By Dr. Joy Eberhardt De Master, WCI Columnist

In the summer of 2022, I visited a friend in Canada. The move from the US had treated their family well, and it made me pause: should I do the same? A year later in the summer of  2023, I pulled a trailer with my electric car across the US to Canada. I was moving. It had happened.

As a US physician moving to Canada, here are a few steps I learned along the way.

 

The Logistics of Moving to Canada as a Physician

First, I’m assuming you are a medical professional reading this. Even if you’re not, much of what I’ve learned will apply to you anyway. Whoever you are, this is the time to immigrate to Canada. The doors are opened for thousands of immigrants. Many pathways lead forward.

Second, this column is not the why to immigrate. That is your story. Maybe someday we can share it together. In short, I decided to move to Canada for my family.

Lastly, the focus of this column is on immigrating from the US to Canada. There will be overlap for other countries, but I don’t know all that applies. Let’s get going.

Express Entry is a term you should know. It’s a rating system for people who want to immigrate. It’s based on individual details and heavily weighs connections to Canada—having studied, lived, or worked there. I had none of that! It is not related to being a physician and is open to anyone. Every year, Canada draws from this list to accept people to become permanent Canadian residents.

To apply, you need to take a language test. I did mine in San Francisco. My partner and I made a weekend trip of it. It’s a standardized exam like the USMLE (before you get stressed, know it is much easier). It does involve aspects of talking, reading, and writing. I did not study for it, and I scored high. Your test results add to your Express Entry points. Lastly, you need to do a physical examination—physical, chest X-ray, and blood work. I did mine in Seattle; we did it as a family and made a trip to Pikes Market Place (you gotta love the flying fish!).

Express Entry aside, know there are other ways to immigrate—they just take longer. That said, if you get a provincial nomination (a program based on the province’s need for employment), you get 600 points added to your Express Entry application, ensuring you will be picked in the next draw. Now, provincial nominations are a topic for another column but know that they exist. Also know they are not required, and there is more than one kind. But only one type can be added to Express Entry—that type is due to an identified worker shortage, aka physicians. I’m waiting to see if I will get it. But yes, that means you can move before getting one.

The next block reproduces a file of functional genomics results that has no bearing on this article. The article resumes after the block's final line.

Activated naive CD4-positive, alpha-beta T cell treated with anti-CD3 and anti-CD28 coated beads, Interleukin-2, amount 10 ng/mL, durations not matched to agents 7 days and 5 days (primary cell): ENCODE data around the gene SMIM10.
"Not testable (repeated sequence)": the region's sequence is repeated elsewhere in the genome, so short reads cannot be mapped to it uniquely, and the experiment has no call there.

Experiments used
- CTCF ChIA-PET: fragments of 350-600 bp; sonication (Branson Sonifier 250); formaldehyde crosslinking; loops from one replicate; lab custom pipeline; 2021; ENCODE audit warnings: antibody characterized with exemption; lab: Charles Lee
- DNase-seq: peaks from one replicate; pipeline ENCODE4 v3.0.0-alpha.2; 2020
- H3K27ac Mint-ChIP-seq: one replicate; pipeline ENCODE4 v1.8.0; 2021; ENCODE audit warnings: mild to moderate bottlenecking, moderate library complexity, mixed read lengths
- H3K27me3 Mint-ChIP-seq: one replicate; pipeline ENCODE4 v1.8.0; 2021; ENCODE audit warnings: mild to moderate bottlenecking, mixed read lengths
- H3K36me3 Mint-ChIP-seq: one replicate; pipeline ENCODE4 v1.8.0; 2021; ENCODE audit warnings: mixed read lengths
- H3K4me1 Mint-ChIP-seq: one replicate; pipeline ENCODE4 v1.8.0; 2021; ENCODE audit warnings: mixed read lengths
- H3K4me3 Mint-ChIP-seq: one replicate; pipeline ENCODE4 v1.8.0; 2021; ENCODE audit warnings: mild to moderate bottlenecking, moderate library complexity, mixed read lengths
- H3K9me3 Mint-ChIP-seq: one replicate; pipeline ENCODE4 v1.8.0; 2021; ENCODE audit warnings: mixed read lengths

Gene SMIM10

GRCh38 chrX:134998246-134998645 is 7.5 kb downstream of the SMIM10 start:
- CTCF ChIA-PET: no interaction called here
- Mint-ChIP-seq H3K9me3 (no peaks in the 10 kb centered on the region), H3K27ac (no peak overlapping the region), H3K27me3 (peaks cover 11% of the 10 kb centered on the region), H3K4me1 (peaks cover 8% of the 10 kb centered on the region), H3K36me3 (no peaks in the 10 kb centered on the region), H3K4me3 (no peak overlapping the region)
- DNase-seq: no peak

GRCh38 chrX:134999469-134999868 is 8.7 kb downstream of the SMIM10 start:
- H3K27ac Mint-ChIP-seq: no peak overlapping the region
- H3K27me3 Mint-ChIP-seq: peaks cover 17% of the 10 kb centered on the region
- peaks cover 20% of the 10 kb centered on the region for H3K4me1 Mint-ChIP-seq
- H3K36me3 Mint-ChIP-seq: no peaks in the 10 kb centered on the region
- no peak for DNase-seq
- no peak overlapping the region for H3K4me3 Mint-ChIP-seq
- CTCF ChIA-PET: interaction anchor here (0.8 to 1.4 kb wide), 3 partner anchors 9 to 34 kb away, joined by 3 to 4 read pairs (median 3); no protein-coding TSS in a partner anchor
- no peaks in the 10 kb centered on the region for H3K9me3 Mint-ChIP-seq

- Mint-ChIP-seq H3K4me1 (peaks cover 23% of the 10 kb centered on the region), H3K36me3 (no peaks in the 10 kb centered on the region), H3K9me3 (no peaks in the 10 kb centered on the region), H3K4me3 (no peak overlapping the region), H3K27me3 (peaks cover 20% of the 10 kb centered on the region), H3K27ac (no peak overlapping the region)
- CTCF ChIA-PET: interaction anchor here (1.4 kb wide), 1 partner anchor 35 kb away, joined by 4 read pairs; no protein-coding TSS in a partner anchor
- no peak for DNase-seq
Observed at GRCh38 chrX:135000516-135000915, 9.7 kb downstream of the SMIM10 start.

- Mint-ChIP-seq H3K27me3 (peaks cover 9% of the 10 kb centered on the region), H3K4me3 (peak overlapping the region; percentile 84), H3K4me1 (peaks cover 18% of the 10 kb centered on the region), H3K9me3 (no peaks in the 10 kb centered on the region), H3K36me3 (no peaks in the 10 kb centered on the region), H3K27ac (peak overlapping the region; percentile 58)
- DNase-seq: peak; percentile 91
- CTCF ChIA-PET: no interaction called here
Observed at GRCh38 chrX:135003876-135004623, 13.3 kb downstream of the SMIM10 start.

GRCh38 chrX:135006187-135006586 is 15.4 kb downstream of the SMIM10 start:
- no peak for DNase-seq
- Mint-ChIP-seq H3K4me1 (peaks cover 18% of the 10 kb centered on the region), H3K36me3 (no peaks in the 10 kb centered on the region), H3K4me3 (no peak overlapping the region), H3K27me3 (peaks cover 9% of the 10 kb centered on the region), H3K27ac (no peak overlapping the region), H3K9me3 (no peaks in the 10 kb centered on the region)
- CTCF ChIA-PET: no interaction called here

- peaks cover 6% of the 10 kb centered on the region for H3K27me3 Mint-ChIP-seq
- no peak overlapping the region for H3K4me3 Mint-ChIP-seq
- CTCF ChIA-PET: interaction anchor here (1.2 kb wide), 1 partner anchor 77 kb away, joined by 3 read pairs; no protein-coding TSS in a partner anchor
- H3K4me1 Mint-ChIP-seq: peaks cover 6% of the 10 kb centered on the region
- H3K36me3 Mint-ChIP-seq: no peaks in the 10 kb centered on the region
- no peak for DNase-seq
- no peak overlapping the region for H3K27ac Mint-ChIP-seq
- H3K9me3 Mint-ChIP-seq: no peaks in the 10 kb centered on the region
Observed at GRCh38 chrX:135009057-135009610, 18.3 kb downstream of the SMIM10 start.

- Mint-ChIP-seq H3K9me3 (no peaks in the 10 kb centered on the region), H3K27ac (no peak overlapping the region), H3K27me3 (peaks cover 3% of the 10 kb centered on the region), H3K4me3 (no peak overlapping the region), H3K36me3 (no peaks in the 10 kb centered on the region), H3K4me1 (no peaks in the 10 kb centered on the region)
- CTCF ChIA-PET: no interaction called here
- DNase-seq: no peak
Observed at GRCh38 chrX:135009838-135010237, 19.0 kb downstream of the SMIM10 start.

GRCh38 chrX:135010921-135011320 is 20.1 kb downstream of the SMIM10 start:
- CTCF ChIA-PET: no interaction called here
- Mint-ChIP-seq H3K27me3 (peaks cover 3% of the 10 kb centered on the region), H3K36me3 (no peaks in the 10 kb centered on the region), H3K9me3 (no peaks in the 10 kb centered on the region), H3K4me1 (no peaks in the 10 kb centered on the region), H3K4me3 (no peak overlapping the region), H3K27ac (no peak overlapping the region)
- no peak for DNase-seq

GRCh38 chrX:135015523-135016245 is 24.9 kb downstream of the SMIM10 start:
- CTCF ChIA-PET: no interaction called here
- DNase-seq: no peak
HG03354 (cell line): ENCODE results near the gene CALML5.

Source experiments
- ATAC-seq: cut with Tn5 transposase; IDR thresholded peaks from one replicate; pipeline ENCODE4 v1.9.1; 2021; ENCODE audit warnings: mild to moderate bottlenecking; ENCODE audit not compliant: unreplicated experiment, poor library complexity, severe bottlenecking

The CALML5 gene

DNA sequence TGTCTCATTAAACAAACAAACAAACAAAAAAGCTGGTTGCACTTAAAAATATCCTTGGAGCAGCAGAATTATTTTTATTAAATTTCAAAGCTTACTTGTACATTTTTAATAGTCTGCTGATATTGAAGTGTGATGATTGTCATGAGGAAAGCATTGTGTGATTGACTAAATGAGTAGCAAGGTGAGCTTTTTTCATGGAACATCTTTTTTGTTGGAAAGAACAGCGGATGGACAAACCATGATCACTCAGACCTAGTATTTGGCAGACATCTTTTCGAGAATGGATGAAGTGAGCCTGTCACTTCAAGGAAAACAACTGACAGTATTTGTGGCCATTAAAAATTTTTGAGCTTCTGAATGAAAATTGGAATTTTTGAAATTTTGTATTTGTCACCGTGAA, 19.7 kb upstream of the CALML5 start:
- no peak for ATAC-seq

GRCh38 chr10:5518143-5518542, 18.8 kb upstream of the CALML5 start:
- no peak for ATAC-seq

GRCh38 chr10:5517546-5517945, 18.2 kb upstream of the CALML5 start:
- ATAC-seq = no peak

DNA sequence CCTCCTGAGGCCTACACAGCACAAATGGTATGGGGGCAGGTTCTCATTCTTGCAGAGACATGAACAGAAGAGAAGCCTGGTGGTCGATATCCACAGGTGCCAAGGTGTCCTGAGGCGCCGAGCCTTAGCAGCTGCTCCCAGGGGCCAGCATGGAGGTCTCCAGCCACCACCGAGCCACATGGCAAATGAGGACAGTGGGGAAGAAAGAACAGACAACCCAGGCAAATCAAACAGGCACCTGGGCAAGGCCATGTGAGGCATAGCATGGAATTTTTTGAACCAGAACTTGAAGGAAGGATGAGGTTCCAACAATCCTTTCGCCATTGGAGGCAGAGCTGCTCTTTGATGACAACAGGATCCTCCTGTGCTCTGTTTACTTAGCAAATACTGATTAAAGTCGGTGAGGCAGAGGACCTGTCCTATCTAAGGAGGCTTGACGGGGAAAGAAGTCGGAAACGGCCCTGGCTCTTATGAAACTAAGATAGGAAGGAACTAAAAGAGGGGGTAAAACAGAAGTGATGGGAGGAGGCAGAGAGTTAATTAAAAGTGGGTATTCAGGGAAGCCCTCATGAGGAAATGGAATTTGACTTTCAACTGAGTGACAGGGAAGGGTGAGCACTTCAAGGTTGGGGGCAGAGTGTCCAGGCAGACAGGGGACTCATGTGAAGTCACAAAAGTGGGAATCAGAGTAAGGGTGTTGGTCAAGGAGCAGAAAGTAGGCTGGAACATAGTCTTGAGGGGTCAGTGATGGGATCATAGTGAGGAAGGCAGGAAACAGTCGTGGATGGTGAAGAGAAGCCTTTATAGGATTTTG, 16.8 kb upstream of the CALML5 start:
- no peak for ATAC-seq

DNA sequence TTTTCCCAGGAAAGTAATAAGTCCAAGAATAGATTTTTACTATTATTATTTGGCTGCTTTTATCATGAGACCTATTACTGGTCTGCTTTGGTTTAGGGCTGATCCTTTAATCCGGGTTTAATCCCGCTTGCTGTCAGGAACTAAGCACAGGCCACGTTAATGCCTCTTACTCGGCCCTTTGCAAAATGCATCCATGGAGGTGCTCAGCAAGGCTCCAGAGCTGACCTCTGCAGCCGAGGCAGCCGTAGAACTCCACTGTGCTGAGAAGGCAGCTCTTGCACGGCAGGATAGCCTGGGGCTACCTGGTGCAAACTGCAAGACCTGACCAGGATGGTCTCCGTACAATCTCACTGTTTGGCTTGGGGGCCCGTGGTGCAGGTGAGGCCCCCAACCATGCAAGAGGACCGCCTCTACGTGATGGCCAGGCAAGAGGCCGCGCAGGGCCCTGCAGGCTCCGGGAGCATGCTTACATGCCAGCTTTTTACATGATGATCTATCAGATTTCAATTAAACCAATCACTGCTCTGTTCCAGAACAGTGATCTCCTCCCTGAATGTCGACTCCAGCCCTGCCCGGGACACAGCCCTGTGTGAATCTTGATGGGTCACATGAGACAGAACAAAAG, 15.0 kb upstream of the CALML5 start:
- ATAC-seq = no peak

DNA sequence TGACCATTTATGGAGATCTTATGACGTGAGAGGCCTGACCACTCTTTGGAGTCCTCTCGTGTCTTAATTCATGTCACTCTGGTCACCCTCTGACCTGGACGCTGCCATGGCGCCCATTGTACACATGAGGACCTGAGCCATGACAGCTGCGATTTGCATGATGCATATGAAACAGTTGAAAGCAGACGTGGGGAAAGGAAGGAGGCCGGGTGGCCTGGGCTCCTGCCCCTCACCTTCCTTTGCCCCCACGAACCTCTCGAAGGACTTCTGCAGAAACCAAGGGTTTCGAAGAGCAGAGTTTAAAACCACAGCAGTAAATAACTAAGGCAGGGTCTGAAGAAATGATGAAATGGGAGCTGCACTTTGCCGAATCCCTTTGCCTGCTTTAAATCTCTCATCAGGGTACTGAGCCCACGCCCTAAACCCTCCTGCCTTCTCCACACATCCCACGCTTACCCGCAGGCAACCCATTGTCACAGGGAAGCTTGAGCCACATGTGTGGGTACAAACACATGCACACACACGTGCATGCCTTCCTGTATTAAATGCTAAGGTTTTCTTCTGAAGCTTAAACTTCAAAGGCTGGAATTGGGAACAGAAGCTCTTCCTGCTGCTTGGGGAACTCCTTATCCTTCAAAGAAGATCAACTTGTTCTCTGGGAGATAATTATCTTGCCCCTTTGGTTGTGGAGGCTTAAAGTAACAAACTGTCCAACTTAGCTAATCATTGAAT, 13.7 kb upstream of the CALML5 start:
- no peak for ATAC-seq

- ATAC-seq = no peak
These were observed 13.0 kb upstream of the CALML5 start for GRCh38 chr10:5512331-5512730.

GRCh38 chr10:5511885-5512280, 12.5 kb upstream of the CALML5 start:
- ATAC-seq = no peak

More information here:

5 Financial Considerations for American Doctors Wishing to Live Abroad

When Everything Clicks into Place: How Foreign Travel Can Make You a Better Doctor

 

Getting Licensed in Canada

The location of the US and Canada made me assume a level of professional reciprocity existed between the countries. And it does exist but not to the level I thought. Frankly, it’s easier to get licensed as a psychologist than a physician. My licensing process as a physician took about a year and required me to get a work permit before my medical license. I felt like I was trying to figure out what came first: the chicken or the egg! The process involved touches with many separate governmental bodies; these bodies don’t communicate with each other which caused me to repeat many steps over and over for each individual governmental agency.

First, your credentials are verified by the Canadian Medical Protective Association (CMPA). Then, you can both apply to the National Board Certification process and to the province of your choice. If we think about electrical circuits, the first process is in series and the next two are in parallel.